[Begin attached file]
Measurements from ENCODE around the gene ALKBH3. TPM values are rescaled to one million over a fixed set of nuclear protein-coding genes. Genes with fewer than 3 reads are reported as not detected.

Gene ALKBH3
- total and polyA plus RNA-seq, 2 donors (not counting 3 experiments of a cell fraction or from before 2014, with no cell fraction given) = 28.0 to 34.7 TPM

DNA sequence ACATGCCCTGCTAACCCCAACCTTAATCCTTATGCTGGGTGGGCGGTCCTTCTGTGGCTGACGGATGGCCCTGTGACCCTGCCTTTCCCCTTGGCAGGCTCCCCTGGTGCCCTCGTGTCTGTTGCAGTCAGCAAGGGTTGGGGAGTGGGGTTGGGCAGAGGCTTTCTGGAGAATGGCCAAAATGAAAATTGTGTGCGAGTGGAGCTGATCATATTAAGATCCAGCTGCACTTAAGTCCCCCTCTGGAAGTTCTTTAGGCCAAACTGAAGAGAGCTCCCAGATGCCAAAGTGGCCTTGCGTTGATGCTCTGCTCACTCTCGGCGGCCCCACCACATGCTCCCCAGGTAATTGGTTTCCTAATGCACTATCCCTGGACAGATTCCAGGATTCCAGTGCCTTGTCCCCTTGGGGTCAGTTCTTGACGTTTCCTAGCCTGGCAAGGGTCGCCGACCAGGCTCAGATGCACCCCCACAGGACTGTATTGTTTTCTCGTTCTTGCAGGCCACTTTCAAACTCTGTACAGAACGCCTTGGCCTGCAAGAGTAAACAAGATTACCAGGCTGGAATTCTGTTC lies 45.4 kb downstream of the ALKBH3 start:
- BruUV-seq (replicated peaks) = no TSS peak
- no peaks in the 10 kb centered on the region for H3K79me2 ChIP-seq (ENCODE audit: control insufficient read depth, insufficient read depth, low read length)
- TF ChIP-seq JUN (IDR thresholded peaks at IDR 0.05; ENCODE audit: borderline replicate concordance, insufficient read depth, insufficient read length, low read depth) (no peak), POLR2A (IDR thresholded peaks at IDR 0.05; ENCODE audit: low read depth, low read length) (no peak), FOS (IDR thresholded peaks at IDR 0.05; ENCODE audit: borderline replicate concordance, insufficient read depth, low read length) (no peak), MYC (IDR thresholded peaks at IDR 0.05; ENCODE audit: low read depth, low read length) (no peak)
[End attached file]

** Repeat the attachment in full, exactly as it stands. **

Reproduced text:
Measurements from ENCODE around the gene ALKBH3. TPM values are rescaled to one million over a fixed set of nuclear protein-coding genes. Genes with fewer than 3 reads are reported as not detected.

Gene ALKBH3
- total and polyA plus RNA-seq, 2 donors (not counting 3 experiments of a cell fraction or from before 2014, with no cell fraction given) = 28.0 to 34.7 TPM

DNA sequence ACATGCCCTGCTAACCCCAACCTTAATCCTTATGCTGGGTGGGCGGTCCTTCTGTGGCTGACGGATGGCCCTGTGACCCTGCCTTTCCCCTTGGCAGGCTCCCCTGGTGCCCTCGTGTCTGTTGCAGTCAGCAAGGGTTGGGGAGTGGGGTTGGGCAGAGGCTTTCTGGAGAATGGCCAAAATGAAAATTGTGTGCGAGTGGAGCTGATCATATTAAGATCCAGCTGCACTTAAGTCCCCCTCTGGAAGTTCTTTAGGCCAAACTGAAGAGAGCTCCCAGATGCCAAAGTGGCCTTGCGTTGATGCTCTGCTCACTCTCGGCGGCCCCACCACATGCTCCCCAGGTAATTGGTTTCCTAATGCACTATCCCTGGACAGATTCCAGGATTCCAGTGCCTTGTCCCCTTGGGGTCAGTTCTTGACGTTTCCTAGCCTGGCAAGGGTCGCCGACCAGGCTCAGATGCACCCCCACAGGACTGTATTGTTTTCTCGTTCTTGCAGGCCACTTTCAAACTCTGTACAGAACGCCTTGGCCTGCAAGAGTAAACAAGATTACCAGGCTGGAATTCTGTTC lies 45.4 kb downstream of the ALKBH3 start:
- BruUV-seq (replicated peaks) = no TSS peak
- no peaks in the 10 kb centered on the region for H3K79me2 ChIP-seq (ENCODE audit: control insufficient read depth, insufficient read depth, low read length)
- TF ChIP-seq JUN (IDR thresholded peaks at IDR 0.05; ENCODE audit: borderline replicate concordance, insufficient read depth, insufficient read length, low read depth) (no peak), POLR2A (IDR thresholded peaks at IDR 0.05; ENCODE audit: low read depth, low read length) (no peak), FOS (IDR thresholded peaks at IDR 0.05; ENCODE audit: borderline replicate concordance, insufficient read depth, low read length) (no peak), MYC (IDR thresholded peaks at IDR 0.05; ENCODE audit: low read depth, low read length) (no peak)